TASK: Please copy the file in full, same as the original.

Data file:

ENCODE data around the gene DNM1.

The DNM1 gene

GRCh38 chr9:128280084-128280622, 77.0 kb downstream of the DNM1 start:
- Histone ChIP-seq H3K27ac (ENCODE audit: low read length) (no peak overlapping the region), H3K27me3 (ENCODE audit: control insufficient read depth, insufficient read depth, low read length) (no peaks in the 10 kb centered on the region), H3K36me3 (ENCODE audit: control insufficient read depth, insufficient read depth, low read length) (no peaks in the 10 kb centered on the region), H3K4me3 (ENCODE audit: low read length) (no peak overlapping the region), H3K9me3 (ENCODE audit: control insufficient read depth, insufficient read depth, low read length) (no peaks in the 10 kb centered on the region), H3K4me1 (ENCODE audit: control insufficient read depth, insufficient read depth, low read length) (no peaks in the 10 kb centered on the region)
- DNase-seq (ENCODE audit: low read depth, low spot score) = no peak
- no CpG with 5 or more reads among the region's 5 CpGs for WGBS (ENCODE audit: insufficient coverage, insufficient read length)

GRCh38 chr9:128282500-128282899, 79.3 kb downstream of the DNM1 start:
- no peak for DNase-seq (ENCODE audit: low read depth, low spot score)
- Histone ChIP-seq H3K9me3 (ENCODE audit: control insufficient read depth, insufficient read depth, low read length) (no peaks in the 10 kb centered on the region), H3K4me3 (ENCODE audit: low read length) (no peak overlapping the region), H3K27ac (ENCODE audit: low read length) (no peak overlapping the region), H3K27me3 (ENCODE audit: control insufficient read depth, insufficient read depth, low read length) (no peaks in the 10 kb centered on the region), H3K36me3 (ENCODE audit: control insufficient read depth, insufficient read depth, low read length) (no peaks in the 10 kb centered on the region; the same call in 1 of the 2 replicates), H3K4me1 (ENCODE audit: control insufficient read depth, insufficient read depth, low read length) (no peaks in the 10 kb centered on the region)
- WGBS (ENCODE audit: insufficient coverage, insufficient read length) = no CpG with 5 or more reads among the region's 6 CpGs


ENCODE data around the gene DNM1.

The DNM1 gene

GRCh38 chr9:128280084-128280622, 77.0 kb downstream of the DNM1 start:
- Histone ChIP-seq H3K27ac (ENCODE audit: low read length) (no peak overlapping the region), H3K27me3 (ENCODE audit: control insufficient read depth, insufficient read depth, low read length) (no peaks in the 10 kb centered on the region), H3K36me3 (ENCODE audit: control insufficient read depth, insufficient read depth, low read length) (no peaks in the 10 kb centered on the region), H3K4me3 (ENCODE audit: low read length) (no peak overlapping the region), H3K9me3 (ENCODE audit: control insufficient read depth, insufficient read depth, low read length) (no peaks in the 10 kb centered on the region), H3K4me1 (ENCODE audit: control insufficient read depth, insufficient read depth, low read length) (no peaks in the 10 kb centered on the region)
- DNase-seq (ENCODE audit: low read depth, low spot score) = no peak
- no CpG with 5 or more reads among the region's 5 CpGs for WGBS (ENCODE audit: insufficient coverage, insufficient read length)

GRCh38 chr9:128282500-128282899, 79.3 kb downstream of the DNM1 start:
- no peak for DNase-seq (ENCODE audit: low read depth, low spot score)
- Histone ChIP-seq H3K9me3 (ENCODE audit: control insufficient read depth, insufficient read depth, low read length) (no peaks in the 10 kb centered on the region), H3K4me3 (ENCODE audit: low read length) (no peak overlapping the region), H3K27ac (ENCODE audit: low read length) (no peak overlapping the region), H3K27me3 (ENCODE audit: control insufficient read depth, insufficient read depth, low read length) (no peaks in the 10 kb centered on the region), H3K36me3 (ENCODE audit: control insufficient read depth, insufficient read depth, low read length) (no peaks in the 10 kb centered on the region; the same call in 1 of the 2 replicates), H3K4me1 (ENCODE audit: control insufficient read depth, insufficient read depth, low read length) (no peaks in the 10 kb centered on the region)
- WGBS (ENCODE audit: insufficient coverage, insufficient read length) = no CpG with 5 or more reads among the region's 6 CpGs